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Moratorium will help Yankeetown recover

By Times editorial
Published March 14, 2007


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After months of neighbor vs. neighbor warfare in Yankeetown over a proposed waterfront development, local leaders and citizens are taking steps toward restoring much-needed peace and sanity.

The recent elections were a good start by demonstrating to the community, and to state officials who had been asked to take over operating the town, that the locals really can be trusted to manage their own affairs.

Next came a decision by the town's zoning consultant that the developer's proposal did not measure up to the comprehensive plan and existing zoning rules.

To no surprise, the developers did not agree with that decision. Rather than pack up their drawings and checkbooks and head to some other unsuspecting town, the developers have sued 17 Yankeetown residents and officials, claiming they have been the victims of an ongoing conspiracy to torpedo their plans.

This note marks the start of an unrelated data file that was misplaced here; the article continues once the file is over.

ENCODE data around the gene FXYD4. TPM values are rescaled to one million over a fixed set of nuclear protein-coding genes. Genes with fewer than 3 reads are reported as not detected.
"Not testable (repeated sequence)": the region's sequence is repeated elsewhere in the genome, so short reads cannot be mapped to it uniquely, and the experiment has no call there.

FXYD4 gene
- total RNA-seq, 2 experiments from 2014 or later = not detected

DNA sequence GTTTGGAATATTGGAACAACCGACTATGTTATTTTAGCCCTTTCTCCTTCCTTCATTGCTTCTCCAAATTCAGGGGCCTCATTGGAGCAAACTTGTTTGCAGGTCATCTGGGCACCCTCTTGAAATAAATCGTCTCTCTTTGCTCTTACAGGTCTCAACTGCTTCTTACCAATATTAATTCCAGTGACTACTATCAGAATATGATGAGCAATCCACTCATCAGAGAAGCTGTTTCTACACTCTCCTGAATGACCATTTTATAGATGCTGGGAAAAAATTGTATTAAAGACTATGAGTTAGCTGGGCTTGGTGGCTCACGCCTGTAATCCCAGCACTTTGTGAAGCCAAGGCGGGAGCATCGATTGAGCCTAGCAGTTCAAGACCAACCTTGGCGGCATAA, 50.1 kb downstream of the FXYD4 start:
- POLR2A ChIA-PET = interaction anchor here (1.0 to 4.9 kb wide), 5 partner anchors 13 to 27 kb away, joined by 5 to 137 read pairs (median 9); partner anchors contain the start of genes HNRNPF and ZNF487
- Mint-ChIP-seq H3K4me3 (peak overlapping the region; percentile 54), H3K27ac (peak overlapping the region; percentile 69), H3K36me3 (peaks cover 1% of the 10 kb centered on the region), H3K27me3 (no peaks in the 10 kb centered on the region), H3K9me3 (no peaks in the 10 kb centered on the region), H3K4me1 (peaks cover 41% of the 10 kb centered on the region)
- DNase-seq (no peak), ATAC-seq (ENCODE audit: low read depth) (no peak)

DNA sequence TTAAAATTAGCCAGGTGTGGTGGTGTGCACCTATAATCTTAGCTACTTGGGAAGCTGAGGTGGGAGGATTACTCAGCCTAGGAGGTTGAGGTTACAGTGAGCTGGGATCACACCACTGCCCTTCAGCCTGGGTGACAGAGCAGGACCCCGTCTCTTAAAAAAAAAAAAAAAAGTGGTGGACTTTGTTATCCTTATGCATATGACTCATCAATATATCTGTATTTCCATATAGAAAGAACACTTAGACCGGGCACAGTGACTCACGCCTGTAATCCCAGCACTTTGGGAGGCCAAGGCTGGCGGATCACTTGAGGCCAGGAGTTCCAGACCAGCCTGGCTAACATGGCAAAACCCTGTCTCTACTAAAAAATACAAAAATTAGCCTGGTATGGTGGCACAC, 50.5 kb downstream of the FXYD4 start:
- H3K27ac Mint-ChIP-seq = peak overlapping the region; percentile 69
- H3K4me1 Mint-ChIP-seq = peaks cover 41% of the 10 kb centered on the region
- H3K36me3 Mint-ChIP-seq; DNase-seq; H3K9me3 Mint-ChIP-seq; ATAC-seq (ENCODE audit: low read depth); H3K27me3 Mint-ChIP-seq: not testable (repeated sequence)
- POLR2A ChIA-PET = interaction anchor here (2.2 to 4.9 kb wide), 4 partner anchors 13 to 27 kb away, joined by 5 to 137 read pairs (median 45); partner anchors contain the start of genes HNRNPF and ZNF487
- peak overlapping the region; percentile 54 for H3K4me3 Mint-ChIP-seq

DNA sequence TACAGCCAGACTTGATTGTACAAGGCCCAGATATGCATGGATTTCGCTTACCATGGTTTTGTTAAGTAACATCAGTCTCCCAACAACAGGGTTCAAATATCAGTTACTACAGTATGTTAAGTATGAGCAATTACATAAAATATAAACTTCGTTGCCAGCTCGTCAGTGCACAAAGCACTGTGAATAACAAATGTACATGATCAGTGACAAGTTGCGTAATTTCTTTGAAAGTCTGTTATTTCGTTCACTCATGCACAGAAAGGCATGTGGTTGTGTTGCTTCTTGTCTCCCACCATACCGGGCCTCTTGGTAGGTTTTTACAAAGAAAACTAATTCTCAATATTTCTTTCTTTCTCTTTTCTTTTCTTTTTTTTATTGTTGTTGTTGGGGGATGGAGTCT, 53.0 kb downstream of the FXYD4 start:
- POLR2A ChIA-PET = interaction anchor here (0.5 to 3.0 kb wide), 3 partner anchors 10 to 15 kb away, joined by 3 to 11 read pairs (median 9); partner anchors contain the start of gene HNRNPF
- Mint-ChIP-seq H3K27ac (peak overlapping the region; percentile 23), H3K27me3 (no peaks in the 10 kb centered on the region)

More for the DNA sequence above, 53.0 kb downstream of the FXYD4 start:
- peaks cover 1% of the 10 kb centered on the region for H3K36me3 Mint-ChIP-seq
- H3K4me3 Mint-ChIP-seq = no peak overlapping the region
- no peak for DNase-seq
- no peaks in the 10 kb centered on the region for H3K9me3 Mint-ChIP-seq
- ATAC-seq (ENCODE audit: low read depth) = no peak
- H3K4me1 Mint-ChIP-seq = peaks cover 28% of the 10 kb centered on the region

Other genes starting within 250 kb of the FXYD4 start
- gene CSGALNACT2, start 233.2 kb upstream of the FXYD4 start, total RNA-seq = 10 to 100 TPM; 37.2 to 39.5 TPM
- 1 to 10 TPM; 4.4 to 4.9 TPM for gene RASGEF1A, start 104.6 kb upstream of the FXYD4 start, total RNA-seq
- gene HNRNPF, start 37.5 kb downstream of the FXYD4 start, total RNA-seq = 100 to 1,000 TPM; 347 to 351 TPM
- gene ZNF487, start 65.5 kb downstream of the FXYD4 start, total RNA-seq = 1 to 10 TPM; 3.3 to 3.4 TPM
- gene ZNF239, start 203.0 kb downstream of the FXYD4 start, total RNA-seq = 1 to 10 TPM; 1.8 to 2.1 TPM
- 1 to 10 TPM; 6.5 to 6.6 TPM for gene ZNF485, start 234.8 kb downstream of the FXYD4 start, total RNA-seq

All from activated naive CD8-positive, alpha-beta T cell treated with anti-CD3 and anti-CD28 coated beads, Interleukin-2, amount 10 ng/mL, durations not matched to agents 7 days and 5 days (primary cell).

A former deputy clerk in town chimed in last week by filing a suit of her own, largely echoing the complaints that town officials violated the Sunshine Law by talking among themselves about the project and the controversy.

These are serious allegations, and all sides deserve to be heard. Whether their plans were legal or even in the best interests of the townspeople, the developers have their rights as well. They deserve to have their project evaluated fairly and within the parameters of the town's development rules.

The citizens certainly are entitled to know whether their leaders followed the law as they handled the biggest issue ever to erupt in this small Levy County town.

In the meantime, the council last week took a smart step. The board approved a one-year moratorium on permitting for commercial developments.

Not only will this allow time for tempers to cool a bit, it will also give staff the opportunity to do the necessary work to bring the town's comprehensive plan and land use codes into compliance. This should allow the town, and developers, to clarify the rules and thus avoid the sorts of fights that have torn Yankeetown apart for more than a year.

One council member noted that this community has been battered enough lately and it is time "for a breather."

He is absolutely right.

[Last modified March 13, 2007, 23:08:51]


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